The name "Thomas Edison" makes people think of the first incandescent light bulb or the phonograph machine. Many don't realize that he also created one of the earliest motion picture cameras. This American businessman and inventor was a renowned scientist whose name appears on 1,093 US patents. Thomas Edison devised the world's first manufacturing research laboratory, which was located in Menlo Park, New Jersey. Besides his most famous inventions, there is a lot that the general public doesn't know about this highly successful inventor.
Thomas Edison was born in Milan, Ohio on February 11, 1847. He was the youngest of seven children. His parents gave Thomas the middle name Alva, and most of his family called him Al. One of the family's close friends in Milan was a well-known ship captain named Captain Alva Bradley. The Edison family honored him by giving their son, Thomas, his name.
In his teen years, Edison worked for the railroad in Port Huron, Michigan. One day, he saved the life of a three-year-old boy who was nearly killed by a runaway train. To reward Edison for rescuing his son, the boy's father taught him how to operate a telegraph. By the time he'd turned 15, Edison knew enough about telegraphs to find employment as an operator. This gave him the chance to travel throughout the Midwest as a substitute telegraph operator for those entering military service during the Civil War.
When he was 22 years old, Thomas Edison moved to New York City. It was there that he developed his first marketable invention: the Universal Stock Printer. This was an improved version of the stock market ticker. His new invention integrated several stock tickers' transactions at once.
The Gold and Stock Telegraph Company paid Edison $40,000 for the rights to his invention which enabled him to begin a full-time career as an inventor.
Edison built a research facility in Menlo Park, New Jersey as his lab work and manufacturing abilities expanded. He discovered world-wide fame in 1877 when he discovered a way to record sound with his invention of the phonograph. This was the first machine with the ability to record sound and then reproduce it. The first words ever recorded on Edison's machine were "Mary had a little lamb."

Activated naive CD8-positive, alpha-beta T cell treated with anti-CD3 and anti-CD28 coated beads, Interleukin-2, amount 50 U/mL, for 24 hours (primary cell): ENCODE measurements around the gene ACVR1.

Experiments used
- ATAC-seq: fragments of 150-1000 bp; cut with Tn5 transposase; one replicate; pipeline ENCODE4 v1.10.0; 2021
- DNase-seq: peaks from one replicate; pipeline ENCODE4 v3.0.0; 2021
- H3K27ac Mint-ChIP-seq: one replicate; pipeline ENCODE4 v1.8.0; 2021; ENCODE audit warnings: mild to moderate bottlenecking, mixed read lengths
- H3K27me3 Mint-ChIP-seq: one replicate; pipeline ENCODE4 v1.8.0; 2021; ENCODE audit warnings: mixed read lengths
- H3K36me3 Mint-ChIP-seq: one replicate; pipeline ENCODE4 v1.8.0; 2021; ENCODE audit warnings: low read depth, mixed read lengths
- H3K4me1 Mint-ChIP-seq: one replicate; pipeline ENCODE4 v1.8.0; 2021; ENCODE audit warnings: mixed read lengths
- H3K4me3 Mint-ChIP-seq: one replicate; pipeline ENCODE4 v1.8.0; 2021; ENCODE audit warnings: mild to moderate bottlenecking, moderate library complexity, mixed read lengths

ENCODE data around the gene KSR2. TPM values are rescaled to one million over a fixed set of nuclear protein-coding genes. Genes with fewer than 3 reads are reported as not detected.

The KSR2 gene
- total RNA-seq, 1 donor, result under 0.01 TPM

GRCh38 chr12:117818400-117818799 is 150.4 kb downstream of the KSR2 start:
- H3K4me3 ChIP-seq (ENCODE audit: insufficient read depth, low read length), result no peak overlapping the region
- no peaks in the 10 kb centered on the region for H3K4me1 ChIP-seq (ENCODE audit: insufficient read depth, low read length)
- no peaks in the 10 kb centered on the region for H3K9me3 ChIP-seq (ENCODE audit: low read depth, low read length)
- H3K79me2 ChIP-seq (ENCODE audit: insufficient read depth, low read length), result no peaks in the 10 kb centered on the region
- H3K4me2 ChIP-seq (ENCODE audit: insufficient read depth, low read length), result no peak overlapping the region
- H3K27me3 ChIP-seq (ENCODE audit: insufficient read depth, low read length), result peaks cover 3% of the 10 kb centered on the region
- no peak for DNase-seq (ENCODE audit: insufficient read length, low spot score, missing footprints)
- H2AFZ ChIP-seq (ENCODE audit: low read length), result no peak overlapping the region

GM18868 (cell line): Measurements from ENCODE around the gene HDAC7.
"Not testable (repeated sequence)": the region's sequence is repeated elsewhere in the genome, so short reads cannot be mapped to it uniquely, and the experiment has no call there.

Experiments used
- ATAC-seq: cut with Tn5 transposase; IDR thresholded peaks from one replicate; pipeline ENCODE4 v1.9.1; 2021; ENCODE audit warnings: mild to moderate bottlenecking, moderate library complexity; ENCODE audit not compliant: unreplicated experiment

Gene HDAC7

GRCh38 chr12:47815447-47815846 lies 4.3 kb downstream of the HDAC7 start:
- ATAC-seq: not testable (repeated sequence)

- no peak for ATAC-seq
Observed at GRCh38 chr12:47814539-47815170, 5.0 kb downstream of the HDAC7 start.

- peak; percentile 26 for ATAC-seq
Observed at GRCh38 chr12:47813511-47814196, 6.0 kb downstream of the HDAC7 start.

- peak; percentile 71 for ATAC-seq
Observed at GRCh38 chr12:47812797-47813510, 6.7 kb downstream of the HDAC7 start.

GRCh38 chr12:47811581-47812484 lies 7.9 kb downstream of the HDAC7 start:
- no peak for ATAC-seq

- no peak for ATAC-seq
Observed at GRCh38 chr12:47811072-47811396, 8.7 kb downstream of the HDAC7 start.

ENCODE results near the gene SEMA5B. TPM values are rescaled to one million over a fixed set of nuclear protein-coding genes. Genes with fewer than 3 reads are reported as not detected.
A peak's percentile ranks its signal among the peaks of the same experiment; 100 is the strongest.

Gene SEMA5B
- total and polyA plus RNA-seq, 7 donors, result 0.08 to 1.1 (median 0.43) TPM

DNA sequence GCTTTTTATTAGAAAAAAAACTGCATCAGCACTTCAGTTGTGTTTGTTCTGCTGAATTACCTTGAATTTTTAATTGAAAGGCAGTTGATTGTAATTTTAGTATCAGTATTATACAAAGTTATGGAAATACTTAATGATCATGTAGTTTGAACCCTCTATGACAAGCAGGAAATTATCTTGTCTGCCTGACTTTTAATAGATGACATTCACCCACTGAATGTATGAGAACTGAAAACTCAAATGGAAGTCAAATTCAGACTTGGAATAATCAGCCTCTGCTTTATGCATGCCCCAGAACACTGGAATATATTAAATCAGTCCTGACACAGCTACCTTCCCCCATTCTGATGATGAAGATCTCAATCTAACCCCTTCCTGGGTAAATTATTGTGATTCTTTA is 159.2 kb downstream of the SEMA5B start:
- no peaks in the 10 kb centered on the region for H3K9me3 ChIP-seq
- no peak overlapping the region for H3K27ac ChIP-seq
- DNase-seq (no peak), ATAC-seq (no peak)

Although electric lighting is often associated with Thomas Edison's name, he did not invent the first light bulb. He did, however, develop the technology that brought artificial light to the masses.
Edison perfected the incandescent light bulb, improving upon British inventor Humphry Davy's first electric arc lamp invention from the early 1800s. Many other inventors tried unsuccessfully to do the same, but Edison received a patent for his light bulb in 1879. By 1880, he'd founded a company that would bring the electricity needed to deliver light and power to cities around the world: the Edison Illuminating Company, later known as General Electric.
The first movie camera ever patented was Thomas Edison's Kinetograph. He developed this motion picture camera in the 1890s. Edison also invented the Kinetoscope, a device used to view the films that were recorded. The films could be seen by only one person at a time, looking through a viewing peephole at the top of the Kinetoscope. The device wasn't exactly a movie projector, but it heralded the way for cinematic projection as we know it today.
Just about 90 days after going to public school in Port Huron, Michigan, Thomas Edison was labeled as difficult by his teacher. He was hyperactive and easily distracted. Today, he might have been diagnosed with Attention Deficit Hyperactivity Disorder.
His mother took him out of school and proceeded to teach Thomas at home. By the time he was 11 years old, he was reading voraciously and excelled at independent learning. He once stated that he liked the Montessori Method of Teaching, as it teaches through play to make learning fun.
There are various speculations as to how Thomas Edison lost most of his ability to hear. Sometimes he described himself as being deaf; however he was not completely unable to hear. Some of the explanations for Edison's hearing loss can be attributed to all or just a few of the following reasons:
In honor of his early work with telegraph machines, Thomas Edison nicknamed his first two children "Dot" and "Dash." He taught Morse Code to his second wife, Mina. The way he proposed marriage to her was by tapping the proposal out on her palm. She immediately tapped back the code for "yes."
Thomas Edison had a strange tattoo on his left forearm. It consisted of dots arranged in a five-point geometric pattern called a quincunx. The tattoo resembled the dots on a dice cube representing the number five. No one knows why Edison had this tattoo or how he received it.
Thomas Edison did help invent an electric pen in 1875, which much later evolved into a mimeograph machine and then a tattoo needle. It may never be known if he inscribed that tattoo on his arm with a form of his own invention.
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